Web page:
We have something of an obsession with fried chicken in my household.
You see, Dave’s dad owned Topsy’s Fried Chicken Restaurant on Route 6 in Swansea, Massachusetts “back in the day,” and I’m told he made the best fried chicken (and onion rings) known to mankind. The restaurant closed in 1973 when I was but a wee lass, and sadly, I never made it there from all the way on the other side of the bay. And the legend of Topsy’s has been passed along not only by Dave, but by legions of fried chicken fans who used to detour for a basket of hot, crunchy, juicy poultry.
Trouble is, Dave’s dad, God rest his soul, took the secret recipe to his grave.
About a dozen years ago, we decided to turn our kitchen into a fried chicken test center every few Sunday afternoons. We’d try any variation we could think of or read about in an attempt to replicate that darn chicken. We brined it, we parboiled it, we soaked it in buttermilk, we made the batter with chicken stock, we used cake flour, we used all-purpose flour, we tested vegetable oil, peanut oil, Crisco…you name it, we tried it. But according to Dave, it was never exactly right.
And then in 2004 I stumbled across a recipe in a free charter issue of Cook’s Country magazine for Extra-Spicy, Extra-Crunchy Fried Chicken. Hell if I know whether or not it tastes anything like Topsy’s — I’m quite certain the recipe isn’t even remotely similar — but we instantly agreed it was hands-down the best fried chicken recipe we’d ever come across. We even managed to improve upon it once we found Thomas Keller’s fried chicken recipe in the Bouchon cookbook. Keller’s brine is the necessary extra step that infuses the meat with tons of scrumptious flavor, knocking this fried chicken out of the park!
I dare say that if my sentimental husband could add a cup of nostalgia to this extra-spicy, extra-crunchy batter, it would rival his glorified memory of his Dad’s chicken. (BTW, we love the chicken with the Buttermilk Mashed Potatoes that are in the picture.) So brine, batter and fry up some finger-lickin’ poultry and dig in!
World’s Best Fried Chicken
Inspired by Topsy’s, Cook’s Country and Thomas Keller
- 3 lemons, halved
- 12 bay leaves
- ½ bunch flat-leaf parsley
- ½ bunch thyme
- ¼ cup honey
- 1 head garlic, halved through the equator
- 2 tablespoons whole black peppercorns
- 1 cup kosher salt
- 1 gallon water
Combine all ingredients in a large pot, cover, and bring to a boil. Boil for 1 minute, stirring to dissolve the salt. Remove from the heat and cool completely, then chill before using. The brine can be refrigerated for up to 3 days.
- 2 cups plus 6 tablespoons buttermilk
- 3 tablespoons Tabasco sauce
- 1 whole chicken (3½ to 4 pounds) cut into 8 pieces, then breasts cut in half again
- 3 cups all-purpose flour
- 2 teaspoons baking powder
- 2 tablespoons cayenne pepper
- 2 teaspoons chili powder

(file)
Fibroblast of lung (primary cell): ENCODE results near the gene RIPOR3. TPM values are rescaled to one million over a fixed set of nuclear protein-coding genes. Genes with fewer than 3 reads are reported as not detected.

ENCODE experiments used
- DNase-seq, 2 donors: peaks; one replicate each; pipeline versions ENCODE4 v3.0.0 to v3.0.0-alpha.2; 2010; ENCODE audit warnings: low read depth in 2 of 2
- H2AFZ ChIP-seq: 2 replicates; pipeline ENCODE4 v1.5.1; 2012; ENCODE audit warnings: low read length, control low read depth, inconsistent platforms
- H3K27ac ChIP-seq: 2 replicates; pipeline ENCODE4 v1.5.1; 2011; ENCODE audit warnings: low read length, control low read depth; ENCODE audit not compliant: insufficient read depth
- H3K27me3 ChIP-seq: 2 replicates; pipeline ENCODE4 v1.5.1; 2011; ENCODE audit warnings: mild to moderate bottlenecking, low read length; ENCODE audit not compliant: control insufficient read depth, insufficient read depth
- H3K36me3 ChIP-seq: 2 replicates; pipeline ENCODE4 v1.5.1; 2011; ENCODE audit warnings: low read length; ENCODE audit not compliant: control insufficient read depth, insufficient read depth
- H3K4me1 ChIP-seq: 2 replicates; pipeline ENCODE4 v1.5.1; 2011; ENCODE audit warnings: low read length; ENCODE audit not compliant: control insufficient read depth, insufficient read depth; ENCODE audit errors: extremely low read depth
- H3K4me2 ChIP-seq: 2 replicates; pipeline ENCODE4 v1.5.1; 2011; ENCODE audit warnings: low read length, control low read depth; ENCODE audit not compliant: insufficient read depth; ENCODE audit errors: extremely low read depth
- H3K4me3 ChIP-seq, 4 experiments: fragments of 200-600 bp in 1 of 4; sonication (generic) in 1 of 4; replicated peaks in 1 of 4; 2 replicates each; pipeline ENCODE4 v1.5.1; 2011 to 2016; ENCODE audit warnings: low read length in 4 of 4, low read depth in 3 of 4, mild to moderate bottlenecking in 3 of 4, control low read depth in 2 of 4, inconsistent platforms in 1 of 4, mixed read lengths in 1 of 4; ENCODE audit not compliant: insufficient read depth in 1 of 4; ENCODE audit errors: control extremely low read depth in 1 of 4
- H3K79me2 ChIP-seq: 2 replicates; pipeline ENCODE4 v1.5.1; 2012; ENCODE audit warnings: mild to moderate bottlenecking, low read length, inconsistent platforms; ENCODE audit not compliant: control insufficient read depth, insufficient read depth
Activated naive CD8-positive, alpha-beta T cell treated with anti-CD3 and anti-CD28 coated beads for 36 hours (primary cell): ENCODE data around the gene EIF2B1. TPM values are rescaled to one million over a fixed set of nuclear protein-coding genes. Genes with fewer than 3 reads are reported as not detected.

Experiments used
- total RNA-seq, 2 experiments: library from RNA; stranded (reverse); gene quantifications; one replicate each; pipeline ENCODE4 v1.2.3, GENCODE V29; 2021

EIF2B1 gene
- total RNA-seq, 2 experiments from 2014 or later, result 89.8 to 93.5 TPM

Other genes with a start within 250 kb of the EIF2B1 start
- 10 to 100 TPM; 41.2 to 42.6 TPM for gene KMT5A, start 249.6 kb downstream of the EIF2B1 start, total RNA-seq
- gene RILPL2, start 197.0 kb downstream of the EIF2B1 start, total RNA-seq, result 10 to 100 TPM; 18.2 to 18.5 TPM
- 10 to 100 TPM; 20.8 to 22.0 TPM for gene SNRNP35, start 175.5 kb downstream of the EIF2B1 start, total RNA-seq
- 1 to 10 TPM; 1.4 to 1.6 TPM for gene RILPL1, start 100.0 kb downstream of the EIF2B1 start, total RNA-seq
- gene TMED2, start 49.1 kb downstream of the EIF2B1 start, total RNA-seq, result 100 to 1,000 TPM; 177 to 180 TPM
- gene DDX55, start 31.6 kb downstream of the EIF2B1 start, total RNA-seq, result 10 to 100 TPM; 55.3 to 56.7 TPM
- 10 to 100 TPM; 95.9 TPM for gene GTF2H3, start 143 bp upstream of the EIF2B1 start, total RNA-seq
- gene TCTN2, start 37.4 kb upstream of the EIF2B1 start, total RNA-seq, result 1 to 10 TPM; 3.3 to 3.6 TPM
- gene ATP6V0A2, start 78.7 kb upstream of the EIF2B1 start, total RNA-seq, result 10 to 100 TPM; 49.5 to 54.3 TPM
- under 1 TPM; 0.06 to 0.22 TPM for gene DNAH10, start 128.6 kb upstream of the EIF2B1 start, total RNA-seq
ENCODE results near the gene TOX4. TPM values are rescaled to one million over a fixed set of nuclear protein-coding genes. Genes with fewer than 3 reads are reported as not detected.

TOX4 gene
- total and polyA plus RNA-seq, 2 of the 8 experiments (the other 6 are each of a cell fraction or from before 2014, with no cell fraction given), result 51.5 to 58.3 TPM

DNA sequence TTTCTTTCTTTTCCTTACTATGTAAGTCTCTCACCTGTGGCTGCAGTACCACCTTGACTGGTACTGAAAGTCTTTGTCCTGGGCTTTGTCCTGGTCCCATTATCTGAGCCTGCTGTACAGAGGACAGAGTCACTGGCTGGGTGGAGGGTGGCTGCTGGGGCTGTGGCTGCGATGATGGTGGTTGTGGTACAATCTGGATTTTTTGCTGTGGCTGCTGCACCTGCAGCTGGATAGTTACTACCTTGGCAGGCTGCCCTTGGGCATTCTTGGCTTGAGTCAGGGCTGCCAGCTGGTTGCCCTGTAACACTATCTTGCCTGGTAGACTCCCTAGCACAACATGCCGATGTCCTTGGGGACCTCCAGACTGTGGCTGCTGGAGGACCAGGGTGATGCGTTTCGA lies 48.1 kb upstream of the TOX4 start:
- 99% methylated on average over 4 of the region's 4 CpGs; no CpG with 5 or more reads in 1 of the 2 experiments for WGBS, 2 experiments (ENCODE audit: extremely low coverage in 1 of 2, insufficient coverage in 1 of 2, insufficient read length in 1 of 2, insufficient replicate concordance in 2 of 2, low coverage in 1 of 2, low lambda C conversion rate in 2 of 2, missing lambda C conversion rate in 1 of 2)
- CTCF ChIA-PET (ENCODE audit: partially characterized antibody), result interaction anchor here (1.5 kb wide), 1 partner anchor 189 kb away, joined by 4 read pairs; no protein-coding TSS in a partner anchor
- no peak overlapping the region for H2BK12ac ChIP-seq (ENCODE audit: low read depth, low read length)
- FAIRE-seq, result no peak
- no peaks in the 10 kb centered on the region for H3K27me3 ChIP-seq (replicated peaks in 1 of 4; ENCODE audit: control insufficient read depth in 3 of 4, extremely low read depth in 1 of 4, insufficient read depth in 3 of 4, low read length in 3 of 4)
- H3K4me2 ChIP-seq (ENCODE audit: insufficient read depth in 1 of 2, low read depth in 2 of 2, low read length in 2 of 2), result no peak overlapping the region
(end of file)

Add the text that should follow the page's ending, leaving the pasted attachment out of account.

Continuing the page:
- ½ teaspoon black pepper
- 4-5 cups vegetable oil or peanut oil
1. Pour the chilled brine into a container large enough to hold the chicken pieces; add in the chicken, and refrigerate for 8 hours (no longer, or the chicken may become too salty).
2. Remove the chicken from the brine (discard the brine) and rinse under cold water; removing any herbs or spices sticking to the skin. Pat dry with paper towels, or let air-dry. Let rest at room temperature for 1½ hours, or until it comes to room temperature.
3. In a large bowl, whisk together 2 cups buttermilk and Tabasco sauce.
4. In a second bowl or a large baking dish, whisk together flour, baking powder, cayenne, chili powder and black pepper. Add remaining 6 tablespoons buttermilk; with your fingers rub flour and buttermilk together until buttermilk is evenly incorporated into flour and mixture resembles coarse wet sand.
5. Working in batches of two, drop chicken pieces into buttermilk, coating thoroughly and letting excess liquid drip back into the bowl. Then drop chicken into flour mixture and turn to coat thoroughly, pressing flour mixture onto chicken. Gently shake excess flour from each piece of chicken and transfer to a wire rack set over rimmed baking sheet.
6. Heat oil (it should measure ¾” deep) in large heavy-bottomed Dutch oven or a large pan with a cover over medium heat until it reaches 375 ° F. Place chicken pieces, skin-side down, in oil. Cover pan, and fry until deep golden brown, 8 to 10 minutes, removing lid after 4 minutes and lifting chicken pieces to check for even browning. Rearrange if some pieces are browning faster than others. (At this point, oil should be about 300 °F. Adjust burner, if necessary, to regulate temperature of oil.) Turn chicken pieces over and continue to fry, uncovered, until chicken pieces are deep, golden brown on second side, 6 to 8 minutes longer. (At this point, to keep chicken from browning too quickly, adjust burner to maintain oil temperature of about 315 °F.) Using tongs, transfer chicken to plate lined with paper towels, let stand for 5 minutes to drain.
7. Sprinkle chicken with kosher salt as soon as the it comes out of the pan. Repeat cooking process for any remaining pieces, keeping cooked pieces in a warm oven. Serve hot.